Monday, November 19, 2018

Justice Society of America (vol.2) #2 (1992)


Justice Society of America (vol.2) #2 (September, 1992)
"Days of Valor"
Writer - Len Strazewski
Pencils - Mike Parobeck
Inks - Mike Machlan
Letters - Bob Pinaha
Colors - Glenn Whitmore
Editor - Brian Augustyn
Cover Price: $1.25

Boy, it's been ages since we covered the first issue of this series.  Ages!  As luck would have it... my JSA box somehow made it to the top of the pile(s) during a re-sorting.  I probably ought to come to grips that... this is my life now... organizing, and reorganizing boxes... a Sisyphean task, if ever there was one!

--


We last left off with Jay and Alan doing their best Wayne and Garth impression... Not!  Either way, they're back in the game... but, they're not yet a Society.  We open in a subway where a protester is about to get his block knocked off by a couple of big dudes... we'll find out more about this conflict as we continue.  Lucky for the fella, a pair of septuagenarians happen to enter the scene.  They are Ted and Al... better known to some as Wildcat and the Atom.  The buff baddies refer to them as "geez" (which we're gonna assume is short for "geezer" and not the plural of goose)... and so, a fight is on.


Al's a bit trepidacious... after all, they've only been back from the "other place" for a little while, and they're not totally secure in their powers.  Also, it wasn't too long ago that Ted Grant didn't have the use of his legs.  Regardless, the pummel the punks, and Ted even hands the victim a business card for some personal training.


The former heroes continue on their merry way, passing even more protesters during their walk.  Looks like there's an evil corporation called Ultragen mucking with the environment.  Al waves it off as "politics" before he and Ted enter the GBC Building... both wondering if the other brought their costume.


In the down below, Ted and Al find their path lit by a green light.  It's Alan Scott... and he's got something to show them.  He and Jay had brought all of their old Justice Society relics out of storage and set up a neat little base of operations.


Ted thinks it's pretty cool... especially seeing his old heavyweight championship belt among the decor.  Al, the rational one, thinks this is all childishness which really ought to be left in the past.  He calls it a museum... and refers to themselves as nothing more than "museum pieces".  He goes on to harangue Alan and Jay for wearing costumes in their seventies, that looked silly even when they were in their twenties.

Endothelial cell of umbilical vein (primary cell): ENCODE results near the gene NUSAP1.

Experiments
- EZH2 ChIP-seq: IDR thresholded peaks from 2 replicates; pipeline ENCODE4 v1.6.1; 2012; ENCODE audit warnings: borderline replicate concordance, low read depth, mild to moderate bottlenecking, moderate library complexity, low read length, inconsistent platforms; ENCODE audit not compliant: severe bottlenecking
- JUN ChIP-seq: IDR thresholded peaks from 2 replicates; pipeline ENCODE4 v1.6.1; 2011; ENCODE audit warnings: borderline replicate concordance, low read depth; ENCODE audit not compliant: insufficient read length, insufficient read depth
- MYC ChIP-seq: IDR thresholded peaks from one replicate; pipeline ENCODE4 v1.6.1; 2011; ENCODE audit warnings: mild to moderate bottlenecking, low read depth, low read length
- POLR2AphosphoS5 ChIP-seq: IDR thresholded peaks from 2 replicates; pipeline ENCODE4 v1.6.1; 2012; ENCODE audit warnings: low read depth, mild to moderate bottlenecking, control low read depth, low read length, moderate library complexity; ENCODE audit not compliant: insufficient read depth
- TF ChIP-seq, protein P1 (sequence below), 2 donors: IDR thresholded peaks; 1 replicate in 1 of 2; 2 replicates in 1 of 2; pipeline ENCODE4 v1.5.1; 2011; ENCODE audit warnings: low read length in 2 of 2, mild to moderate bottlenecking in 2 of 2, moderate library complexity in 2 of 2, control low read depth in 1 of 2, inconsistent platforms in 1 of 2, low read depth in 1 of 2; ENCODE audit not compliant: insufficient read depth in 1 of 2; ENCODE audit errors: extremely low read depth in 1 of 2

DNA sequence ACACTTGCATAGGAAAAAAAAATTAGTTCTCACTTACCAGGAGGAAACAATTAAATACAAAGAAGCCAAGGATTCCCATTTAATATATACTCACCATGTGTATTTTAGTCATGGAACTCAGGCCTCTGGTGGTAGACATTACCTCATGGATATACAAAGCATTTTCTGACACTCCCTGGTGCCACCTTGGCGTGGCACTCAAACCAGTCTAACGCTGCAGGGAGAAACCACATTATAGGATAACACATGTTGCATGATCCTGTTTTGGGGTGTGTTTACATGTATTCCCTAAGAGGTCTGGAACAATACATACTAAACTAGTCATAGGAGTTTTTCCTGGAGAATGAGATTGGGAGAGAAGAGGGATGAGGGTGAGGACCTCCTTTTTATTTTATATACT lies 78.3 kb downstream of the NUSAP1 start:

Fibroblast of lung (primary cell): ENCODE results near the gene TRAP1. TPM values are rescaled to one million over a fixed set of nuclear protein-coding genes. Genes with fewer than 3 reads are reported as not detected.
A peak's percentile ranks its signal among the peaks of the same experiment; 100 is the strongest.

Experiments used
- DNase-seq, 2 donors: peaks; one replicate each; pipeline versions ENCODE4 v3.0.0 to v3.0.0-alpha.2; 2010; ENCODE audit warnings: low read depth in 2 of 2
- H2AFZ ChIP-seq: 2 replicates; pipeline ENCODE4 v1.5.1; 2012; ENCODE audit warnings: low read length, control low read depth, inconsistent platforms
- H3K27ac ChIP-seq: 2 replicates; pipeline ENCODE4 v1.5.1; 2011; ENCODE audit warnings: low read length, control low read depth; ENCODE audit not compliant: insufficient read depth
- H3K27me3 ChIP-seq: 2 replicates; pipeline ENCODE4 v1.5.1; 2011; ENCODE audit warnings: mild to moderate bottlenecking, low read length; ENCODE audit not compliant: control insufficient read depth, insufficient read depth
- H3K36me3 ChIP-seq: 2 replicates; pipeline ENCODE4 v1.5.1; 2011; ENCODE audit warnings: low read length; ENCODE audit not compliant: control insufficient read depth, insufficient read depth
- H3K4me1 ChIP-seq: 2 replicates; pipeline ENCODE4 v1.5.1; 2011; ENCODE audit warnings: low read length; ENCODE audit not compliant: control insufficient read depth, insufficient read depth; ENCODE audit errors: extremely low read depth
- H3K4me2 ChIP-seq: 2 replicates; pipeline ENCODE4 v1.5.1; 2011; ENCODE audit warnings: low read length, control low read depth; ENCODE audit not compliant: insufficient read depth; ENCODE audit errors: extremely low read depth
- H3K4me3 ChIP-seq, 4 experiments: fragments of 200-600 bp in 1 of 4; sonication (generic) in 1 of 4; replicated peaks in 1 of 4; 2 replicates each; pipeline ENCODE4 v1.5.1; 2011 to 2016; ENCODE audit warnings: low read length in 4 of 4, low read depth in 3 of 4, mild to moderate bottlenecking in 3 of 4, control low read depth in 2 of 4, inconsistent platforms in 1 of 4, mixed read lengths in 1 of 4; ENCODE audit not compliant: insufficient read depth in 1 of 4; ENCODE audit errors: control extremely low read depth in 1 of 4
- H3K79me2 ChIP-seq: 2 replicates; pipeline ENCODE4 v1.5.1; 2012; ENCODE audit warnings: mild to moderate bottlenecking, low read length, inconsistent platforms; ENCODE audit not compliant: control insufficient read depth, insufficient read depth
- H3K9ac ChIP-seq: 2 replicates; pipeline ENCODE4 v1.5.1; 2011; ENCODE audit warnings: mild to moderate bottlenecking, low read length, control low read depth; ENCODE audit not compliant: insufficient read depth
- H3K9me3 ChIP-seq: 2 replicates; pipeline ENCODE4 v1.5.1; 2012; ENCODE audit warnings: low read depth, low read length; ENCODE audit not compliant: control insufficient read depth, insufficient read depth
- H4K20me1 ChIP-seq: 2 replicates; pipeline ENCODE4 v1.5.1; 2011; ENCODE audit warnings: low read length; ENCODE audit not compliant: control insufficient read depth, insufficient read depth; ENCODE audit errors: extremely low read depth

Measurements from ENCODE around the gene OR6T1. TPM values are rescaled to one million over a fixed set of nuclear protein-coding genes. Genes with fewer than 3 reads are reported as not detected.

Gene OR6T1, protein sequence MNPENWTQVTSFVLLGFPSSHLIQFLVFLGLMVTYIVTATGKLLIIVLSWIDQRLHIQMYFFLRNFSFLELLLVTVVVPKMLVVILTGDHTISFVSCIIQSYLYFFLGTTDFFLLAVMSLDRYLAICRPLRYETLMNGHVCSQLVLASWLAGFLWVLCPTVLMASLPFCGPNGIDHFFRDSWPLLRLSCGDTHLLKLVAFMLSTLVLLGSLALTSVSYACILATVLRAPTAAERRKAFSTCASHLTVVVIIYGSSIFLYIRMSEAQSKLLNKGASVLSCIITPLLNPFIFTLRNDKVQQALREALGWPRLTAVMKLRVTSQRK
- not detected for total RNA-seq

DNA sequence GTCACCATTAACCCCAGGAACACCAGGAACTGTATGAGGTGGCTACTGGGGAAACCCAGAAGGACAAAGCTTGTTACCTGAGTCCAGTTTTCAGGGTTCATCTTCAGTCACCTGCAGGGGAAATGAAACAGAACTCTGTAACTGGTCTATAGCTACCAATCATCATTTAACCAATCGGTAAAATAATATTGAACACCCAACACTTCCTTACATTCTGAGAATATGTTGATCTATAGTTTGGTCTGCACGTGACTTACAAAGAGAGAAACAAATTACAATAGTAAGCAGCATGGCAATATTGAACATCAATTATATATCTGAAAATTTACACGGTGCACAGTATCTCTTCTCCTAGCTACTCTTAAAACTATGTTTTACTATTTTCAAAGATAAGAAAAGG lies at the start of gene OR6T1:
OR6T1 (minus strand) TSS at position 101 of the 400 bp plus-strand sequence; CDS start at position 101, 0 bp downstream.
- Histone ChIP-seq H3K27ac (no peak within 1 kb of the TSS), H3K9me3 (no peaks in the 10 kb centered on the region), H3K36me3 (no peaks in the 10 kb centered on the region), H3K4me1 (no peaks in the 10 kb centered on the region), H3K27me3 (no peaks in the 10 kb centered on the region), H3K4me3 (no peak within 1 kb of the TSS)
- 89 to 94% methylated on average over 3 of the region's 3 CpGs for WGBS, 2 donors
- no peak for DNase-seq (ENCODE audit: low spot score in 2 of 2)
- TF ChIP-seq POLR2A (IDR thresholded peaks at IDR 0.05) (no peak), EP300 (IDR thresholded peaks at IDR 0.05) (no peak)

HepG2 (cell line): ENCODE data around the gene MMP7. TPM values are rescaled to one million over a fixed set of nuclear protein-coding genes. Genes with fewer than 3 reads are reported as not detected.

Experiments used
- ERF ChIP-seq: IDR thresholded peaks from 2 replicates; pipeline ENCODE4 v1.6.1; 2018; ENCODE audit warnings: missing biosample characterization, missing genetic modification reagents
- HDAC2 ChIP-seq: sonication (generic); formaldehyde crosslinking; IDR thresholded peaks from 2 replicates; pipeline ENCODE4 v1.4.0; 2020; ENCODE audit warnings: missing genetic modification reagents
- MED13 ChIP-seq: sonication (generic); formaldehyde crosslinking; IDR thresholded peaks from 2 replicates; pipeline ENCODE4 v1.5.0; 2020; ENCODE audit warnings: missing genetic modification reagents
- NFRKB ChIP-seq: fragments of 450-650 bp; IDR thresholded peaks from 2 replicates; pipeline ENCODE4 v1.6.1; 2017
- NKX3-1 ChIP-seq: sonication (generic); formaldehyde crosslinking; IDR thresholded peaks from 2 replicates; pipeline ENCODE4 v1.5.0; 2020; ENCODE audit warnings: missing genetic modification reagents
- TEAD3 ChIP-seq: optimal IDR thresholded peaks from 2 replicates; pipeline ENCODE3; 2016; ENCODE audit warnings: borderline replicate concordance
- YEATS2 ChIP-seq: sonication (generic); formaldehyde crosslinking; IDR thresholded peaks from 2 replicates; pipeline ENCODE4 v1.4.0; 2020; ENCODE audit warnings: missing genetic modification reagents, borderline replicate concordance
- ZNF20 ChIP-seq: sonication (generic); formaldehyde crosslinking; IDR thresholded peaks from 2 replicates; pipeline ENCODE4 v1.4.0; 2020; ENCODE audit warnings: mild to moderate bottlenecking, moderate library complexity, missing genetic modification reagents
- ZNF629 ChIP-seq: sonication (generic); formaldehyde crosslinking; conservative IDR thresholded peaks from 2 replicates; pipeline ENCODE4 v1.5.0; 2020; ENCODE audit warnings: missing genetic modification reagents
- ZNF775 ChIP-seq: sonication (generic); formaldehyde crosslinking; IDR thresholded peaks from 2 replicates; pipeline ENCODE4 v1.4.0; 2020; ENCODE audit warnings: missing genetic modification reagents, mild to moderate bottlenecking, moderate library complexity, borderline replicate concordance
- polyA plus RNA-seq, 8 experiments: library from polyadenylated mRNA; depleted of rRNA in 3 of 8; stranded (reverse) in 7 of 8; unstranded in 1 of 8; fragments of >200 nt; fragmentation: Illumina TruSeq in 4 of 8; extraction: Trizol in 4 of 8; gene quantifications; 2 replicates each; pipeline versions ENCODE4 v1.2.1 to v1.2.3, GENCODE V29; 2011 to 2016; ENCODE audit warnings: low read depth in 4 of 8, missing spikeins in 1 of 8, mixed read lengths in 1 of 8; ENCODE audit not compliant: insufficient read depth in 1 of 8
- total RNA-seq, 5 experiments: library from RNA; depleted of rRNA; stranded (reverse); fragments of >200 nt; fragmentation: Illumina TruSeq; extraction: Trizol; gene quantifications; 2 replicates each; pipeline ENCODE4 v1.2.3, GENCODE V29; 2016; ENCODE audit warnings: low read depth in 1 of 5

Ted asks Al to lighten up a bit, and just hear Green Lantern and Flash out.  Turns out, Alan (decked out in his gaudy GL costume) kind of agrees with Al!  He agrees that they're just old fools... but continues, and says that they used to be young fools anyway.  But, they've come back for a reason...


The Justice Society still stands for something... it's just a matter of finding out what that is.  Al crosses his arms and asks a pretty simple question, "Where's everyone else?".  Apparently, the only former JSAer yet to check in is Johnny Thunder.  Sandman is still recovering from his episode (last issue), Starman "sends his support", Hourman is dealing with his sick son, and Dr. Midnight is busy opening up a clinic.


So... whattabout the Halls?  Well, let's head to the videophone and find out.  Turns out Carter and Shierra are in the Middle East, presumably on a dig.  A heated political climate precludes their leaving just yet.  Also, their son Hector recently passed away... in an issue of Sandman... which, I gotta say, I never thought would actually be "footnoted" in a mainstream DC book!


The team chats a bit more.  Carter brings up how he had the opportunity to work alongside the Justice League... and thought they were a great team.  He hopes that perhaps some of his talents might've rubbed off on them, to make them even greater.  Just then, the Halls are called away... something big appears to be happening off-panel.